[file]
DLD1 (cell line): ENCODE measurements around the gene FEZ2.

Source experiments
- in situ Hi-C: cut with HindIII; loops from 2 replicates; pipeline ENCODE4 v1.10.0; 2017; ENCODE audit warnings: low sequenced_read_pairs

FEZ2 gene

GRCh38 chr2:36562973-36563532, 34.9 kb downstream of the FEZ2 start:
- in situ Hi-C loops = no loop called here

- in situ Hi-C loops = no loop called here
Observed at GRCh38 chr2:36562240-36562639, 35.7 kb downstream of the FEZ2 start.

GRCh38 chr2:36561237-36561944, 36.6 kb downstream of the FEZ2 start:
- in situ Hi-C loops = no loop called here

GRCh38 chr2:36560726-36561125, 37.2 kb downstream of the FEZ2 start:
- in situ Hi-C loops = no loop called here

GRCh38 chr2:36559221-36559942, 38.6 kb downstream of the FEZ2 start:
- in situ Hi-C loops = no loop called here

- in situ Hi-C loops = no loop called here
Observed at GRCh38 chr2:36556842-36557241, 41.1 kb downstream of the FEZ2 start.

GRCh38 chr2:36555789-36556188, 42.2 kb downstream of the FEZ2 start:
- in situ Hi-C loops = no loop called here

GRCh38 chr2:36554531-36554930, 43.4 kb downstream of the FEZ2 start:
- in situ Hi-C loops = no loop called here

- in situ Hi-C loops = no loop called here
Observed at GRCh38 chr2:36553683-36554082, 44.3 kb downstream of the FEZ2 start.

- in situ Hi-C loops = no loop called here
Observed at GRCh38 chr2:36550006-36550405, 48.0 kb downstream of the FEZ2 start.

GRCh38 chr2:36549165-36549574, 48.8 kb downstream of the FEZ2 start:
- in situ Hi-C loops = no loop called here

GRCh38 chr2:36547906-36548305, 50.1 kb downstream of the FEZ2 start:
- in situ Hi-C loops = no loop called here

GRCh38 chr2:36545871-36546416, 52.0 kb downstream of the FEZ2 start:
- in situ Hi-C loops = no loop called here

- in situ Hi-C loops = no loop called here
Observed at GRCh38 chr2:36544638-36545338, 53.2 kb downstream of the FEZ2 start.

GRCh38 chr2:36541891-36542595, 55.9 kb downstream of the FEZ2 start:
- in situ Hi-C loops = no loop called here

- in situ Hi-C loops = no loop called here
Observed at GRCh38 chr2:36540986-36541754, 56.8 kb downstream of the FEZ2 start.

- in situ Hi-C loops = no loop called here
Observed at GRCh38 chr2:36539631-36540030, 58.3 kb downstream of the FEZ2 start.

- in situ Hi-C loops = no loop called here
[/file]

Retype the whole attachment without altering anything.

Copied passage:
DLD1 (cell line): ENCODE measurements around the gene FEZ2.

Source experiments
- in situ Hi-C: cut with HindIII; loops from 2 replicates; pipeline ENCODE4 v1.10.0; 2017; ENCODE audit warnings: low sequenced_read_pairs

FEZ2 gene

GRCh38 chr2:36562973-36563532, 34.9 kb downstream of the FEZ2 start:
- in situ Hi-C loops = no loop called here

- in situ Hi-C loops = no loop called here
Observed at GRCh38 chr2:36562240-36562639, 35.7 kb downstream of the FEZ2 start.

GRCh38 chr2:36561237-36561944, 36.6 kb downstream of the FEZ2 start:
- in situ Hi-C loops = no loop called here

GRCh38 chr2:36560726-36561125, 37.2 kb downstream of the FEZ2 start:
- in situ Hi-C loops = no loop called here

GRCh38 chr2:36559221-36559942, 38.6 kb downstream of the FEZ2 start:
- in situ Hi-C loops = no loop called here

- in situ Hi-C loops = no loop called here
Observed at GRCh38 chr2:36556842-36557241, 41.1 kb downstream of the FEZ2 start.

GRCh38 chr2:36555789-36556188, 42.2 kb downstream of the FEZ2 start:
- in situ Hi-C loops = no loop called here

GRCh38 chr2:36554531-36554930, 43.4 kb downstream of the FEZ2 start:
- in situ Hi-C loops = no loop called here

- in situ Hi-C loops = no loop called here
Observed at GRCh38 chr2:36553683-36554082, 44.3 kb downstream of the FEZ2 start.

- in situ Hi-C loops = no loop called here
Observed at GRCh38 chr2:36550006-36550405, 48.0 kb downstream of the FEZ2 start.

GRCh38 chr2:36549165-36549574, 48.8 kb downstream of the FEZ2 start:
- in situ Hi-C loops = no loop called here

GRCh38 chr2:36547906-36548305, 50.1 kb downstream of the FEZ2 start:
- in situ Hi-C loops = no loop called here

GRCh38 chr2:36545871-36546416, 52.0 kb downstream of the FEZ2 start:
- in situ Hi-C loops = no loop called here

- in situ Hi-C loops = no loop called here
Observed at GRCh38 chr2:36544638-36545338, 53.2 kb downstream of the FEZ2 start.

GRCh38 chr2:36541891-36542595, 55.9 kb downstream of the FEZ2 start:
- in situ Hi-C loops = no loop called here

- in situ Hi-C loops = no loop called here
Observed at GRCh38 chr2:36540986-36541754, 56.8 kb downstream of the FEZ2 start.

- in situ Hi-C loops = no loop called here
Observed at GRCh38 chr2:36539631-36540030, 58.3 kb downstream of the FEZ2 start.

- in situ Hi-C loops = no loop called here